Or, can an appeal be made to the African component of African-American music? This is a tempting line of argument, and has historical relevance. Hancock had only recently disbanded his Mwandishi band, where all the members took Swahili names. In the 1972 album Crossings the opening track, Sleeping Giant, begins with a West African style cross-rhythm percussion segment- all band members are credited as percussionists, and there is the addition of respected Afro-Cuban congero Victor Pontoja into the mix.
Even before then in 1967, Hancock’s album Inventions and Dimensions used a rhythm section of Paul Chambers (bass ); Willie Bobo (drums, timbales); Osvaldo Martinez (percussion) which on one track Succotash made an exploration in a similar direction. The Yoruba/West African grooves, grossly oversimplified to display what we in the monometric west call cross rhythm.
But the graphic above doesn’t do justice to the technique – it implies that 12/8 is the real time, but I could have written it in 4/4 with the top line as sextuplets. In fact, cross rhythm is the intrinsic structure of the music- there isn’t a main tactus and an overlaid polyrhythm. Both pulses have equal status; that is why many ethno-musicologists dislike the term polyrhythm applied to this music. So you could tap your foot dance on either metric structure-music can also start anywhere within the rhythmic cycle (my oversimplified graphic doesn’t do that possibility justice – but I’m no expert here!)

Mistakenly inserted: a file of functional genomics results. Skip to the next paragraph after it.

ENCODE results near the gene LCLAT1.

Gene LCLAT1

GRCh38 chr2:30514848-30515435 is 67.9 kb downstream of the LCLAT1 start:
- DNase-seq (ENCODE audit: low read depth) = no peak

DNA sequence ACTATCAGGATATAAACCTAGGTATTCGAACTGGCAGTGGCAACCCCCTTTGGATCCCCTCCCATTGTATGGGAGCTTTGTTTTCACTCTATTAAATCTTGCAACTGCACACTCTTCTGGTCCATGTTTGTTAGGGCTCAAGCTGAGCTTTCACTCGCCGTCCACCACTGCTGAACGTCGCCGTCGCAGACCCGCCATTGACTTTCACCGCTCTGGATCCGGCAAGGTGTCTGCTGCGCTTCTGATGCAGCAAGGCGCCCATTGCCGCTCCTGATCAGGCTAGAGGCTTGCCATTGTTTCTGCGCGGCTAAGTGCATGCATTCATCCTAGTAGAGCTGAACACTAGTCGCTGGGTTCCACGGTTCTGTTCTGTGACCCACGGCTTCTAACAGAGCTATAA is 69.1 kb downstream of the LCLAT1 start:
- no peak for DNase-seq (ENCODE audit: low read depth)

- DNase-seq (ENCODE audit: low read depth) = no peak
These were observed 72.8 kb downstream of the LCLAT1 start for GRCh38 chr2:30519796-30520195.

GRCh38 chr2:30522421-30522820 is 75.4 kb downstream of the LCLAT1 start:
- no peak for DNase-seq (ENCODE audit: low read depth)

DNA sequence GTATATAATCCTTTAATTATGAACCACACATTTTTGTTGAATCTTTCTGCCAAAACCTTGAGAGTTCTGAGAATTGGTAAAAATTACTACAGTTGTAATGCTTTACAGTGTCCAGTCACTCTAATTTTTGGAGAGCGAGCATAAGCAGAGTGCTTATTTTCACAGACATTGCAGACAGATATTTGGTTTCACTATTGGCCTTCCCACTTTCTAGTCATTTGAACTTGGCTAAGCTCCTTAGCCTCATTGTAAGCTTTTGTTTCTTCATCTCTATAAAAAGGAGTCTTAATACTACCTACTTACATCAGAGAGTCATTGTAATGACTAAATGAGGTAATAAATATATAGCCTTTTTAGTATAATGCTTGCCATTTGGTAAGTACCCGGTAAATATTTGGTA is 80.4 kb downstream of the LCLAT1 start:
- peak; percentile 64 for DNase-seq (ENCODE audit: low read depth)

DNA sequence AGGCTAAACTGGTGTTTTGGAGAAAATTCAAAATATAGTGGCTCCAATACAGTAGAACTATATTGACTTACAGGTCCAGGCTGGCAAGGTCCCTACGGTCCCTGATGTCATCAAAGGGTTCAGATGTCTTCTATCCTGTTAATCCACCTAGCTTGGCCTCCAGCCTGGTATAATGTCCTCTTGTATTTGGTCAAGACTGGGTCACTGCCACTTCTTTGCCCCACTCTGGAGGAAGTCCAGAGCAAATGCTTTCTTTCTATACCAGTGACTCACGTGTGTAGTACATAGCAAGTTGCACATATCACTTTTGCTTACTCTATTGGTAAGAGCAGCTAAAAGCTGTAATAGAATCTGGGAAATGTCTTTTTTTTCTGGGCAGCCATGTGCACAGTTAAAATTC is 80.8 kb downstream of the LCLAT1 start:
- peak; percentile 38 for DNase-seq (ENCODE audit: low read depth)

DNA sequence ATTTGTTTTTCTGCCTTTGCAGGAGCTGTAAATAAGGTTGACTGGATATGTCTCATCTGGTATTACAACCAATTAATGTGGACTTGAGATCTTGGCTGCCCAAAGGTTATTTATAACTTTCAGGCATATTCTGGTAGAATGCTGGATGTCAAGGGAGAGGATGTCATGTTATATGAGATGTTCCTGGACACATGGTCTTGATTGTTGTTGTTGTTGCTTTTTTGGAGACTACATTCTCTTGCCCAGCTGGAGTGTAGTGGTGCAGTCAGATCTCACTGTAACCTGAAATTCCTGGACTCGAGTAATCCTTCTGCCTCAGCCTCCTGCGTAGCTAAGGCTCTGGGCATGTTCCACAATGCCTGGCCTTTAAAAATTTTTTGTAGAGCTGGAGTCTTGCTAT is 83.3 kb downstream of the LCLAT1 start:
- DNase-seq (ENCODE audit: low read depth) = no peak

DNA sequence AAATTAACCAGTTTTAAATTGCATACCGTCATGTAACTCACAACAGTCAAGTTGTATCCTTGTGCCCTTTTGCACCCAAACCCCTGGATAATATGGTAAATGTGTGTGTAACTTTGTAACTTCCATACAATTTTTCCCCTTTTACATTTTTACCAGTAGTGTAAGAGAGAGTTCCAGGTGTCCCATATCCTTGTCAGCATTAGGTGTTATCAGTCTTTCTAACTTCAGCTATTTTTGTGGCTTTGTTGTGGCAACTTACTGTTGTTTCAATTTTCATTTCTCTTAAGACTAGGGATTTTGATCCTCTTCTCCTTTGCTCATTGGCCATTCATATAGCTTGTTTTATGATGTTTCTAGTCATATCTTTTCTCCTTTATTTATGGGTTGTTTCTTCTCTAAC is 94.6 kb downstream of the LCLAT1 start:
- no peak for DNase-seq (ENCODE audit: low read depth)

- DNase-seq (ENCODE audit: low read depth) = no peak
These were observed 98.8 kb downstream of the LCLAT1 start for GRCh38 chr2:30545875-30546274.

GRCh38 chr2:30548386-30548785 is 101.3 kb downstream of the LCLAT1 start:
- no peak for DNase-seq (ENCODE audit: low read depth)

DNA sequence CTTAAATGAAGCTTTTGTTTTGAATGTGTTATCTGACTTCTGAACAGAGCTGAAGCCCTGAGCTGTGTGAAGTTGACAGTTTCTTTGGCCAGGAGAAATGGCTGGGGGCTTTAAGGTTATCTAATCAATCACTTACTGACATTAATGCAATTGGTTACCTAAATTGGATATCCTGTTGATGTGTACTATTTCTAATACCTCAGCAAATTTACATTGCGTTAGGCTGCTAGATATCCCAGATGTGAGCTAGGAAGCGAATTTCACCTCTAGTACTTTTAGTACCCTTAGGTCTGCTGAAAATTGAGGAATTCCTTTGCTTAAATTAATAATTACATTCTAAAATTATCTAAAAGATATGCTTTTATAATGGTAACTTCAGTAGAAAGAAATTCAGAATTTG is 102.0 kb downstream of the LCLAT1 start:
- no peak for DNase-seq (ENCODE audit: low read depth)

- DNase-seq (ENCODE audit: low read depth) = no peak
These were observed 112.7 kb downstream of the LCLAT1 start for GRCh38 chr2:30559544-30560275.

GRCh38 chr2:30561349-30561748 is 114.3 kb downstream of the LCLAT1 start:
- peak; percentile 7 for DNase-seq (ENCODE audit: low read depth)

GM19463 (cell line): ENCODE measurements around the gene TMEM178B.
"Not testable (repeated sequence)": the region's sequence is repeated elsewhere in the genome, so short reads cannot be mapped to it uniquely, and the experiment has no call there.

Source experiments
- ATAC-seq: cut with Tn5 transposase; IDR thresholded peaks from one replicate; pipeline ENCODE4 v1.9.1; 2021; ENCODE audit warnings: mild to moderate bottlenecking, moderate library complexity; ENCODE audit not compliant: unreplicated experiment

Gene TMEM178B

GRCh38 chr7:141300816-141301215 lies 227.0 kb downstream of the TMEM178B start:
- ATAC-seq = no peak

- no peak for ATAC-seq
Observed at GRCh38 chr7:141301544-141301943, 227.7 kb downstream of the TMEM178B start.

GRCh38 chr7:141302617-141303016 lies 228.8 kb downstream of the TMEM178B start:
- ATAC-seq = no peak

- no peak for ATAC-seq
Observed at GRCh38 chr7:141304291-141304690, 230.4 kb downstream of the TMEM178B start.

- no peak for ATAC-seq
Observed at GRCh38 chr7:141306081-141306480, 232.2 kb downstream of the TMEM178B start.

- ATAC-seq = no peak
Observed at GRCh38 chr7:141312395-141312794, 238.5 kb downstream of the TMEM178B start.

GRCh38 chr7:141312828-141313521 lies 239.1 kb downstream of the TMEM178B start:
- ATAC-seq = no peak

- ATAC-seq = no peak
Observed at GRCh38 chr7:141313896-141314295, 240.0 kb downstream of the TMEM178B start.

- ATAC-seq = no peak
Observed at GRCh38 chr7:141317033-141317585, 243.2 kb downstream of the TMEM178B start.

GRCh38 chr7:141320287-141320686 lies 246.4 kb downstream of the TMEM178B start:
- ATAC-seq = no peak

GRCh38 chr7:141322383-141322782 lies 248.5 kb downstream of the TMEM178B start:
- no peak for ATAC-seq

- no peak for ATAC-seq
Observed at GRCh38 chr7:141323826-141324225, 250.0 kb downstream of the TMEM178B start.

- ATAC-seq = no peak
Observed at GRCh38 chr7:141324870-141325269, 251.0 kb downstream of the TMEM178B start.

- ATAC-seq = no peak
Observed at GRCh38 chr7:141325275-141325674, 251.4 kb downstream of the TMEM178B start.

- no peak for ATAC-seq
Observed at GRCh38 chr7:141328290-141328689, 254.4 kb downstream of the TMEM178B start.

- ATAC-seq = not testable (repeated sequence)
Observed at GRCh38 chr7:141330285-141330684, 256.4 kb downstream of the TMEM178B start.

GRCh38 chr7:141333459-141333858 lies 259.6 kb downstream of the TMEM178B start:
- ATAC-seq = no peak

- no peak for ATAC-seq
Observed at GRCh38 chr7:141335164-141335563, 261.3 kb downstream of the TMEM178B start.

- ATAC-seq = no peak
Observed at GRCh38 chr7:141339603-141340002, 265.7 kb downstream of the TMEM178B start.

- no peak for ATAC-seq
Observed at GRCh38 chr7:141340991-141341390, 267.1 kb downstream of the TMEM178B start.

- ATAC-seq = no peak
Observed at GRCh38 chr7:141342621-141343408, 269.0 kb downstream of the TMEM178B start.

Of course, as you may be well aware, ‘Hang up Your Hang Ups’ doesn’t actually display any of this. Once the intro is placed in context, there is no ambiguity, just a funky groove. In this case, and throughout the headhunters output they never exploited West African drumming to the degree shown in some of those earlier Mwandishi recordings. Yes The Headhunters continued to make numerous African references, and percussionist Bill Summers, an accomplished Afro-Cuban percussionist, was an important component in all of the recordings; Afro-centricism abounded. But the very formation of the headhunters had been a reaction to the complexity of the earlier Mwandishi group (now probably more revered by producers/DJ’s and beat connoisseurs as the real ground breaking work). Hancock was seeking a broader audience with the Headhunters. Perhaps the spirit of the African tradition is partly relevant here:
“Many sub-Saharan languages do not have a word for rhythm, or even music. From the African viewpoint, the rhythms represent the very fabric of life itself; they are an embodiment of the people, symbolizing interdependence in human relationships.”
Well, if not an authentic example of West African cross Rhythm (Sleeping Giant had already demonstrated that they knew what that was), Hang Up Your Hang Ups may be seen as an acknowledgement of that kind of structure; Peñalosa’s rhythm representing the fabric of life?
There is certainly a precedent set for this type of rhythmic complexity, and more specifically for the idea that beat can be in more than one place at a time. So, is this a celebration of African heritage or a musical trick? From my perspective it could be both!
I have to back this up with my own personal experiences from living and playing in New York City. Anecdotes abounded about young jazz musicians moving to New York and playing their first Salsa gigs (“Hey man…where’s the ‘one’?” etc). Afro Cuban forms, jazz and funk all take great pride in their rhythmic sophistication, and in my experience players are not beyond showing up musicians who haven’t got with the programme yet. In fact, it’s part of the learning/teaching process; I know, I was subjected to exactly such initiations!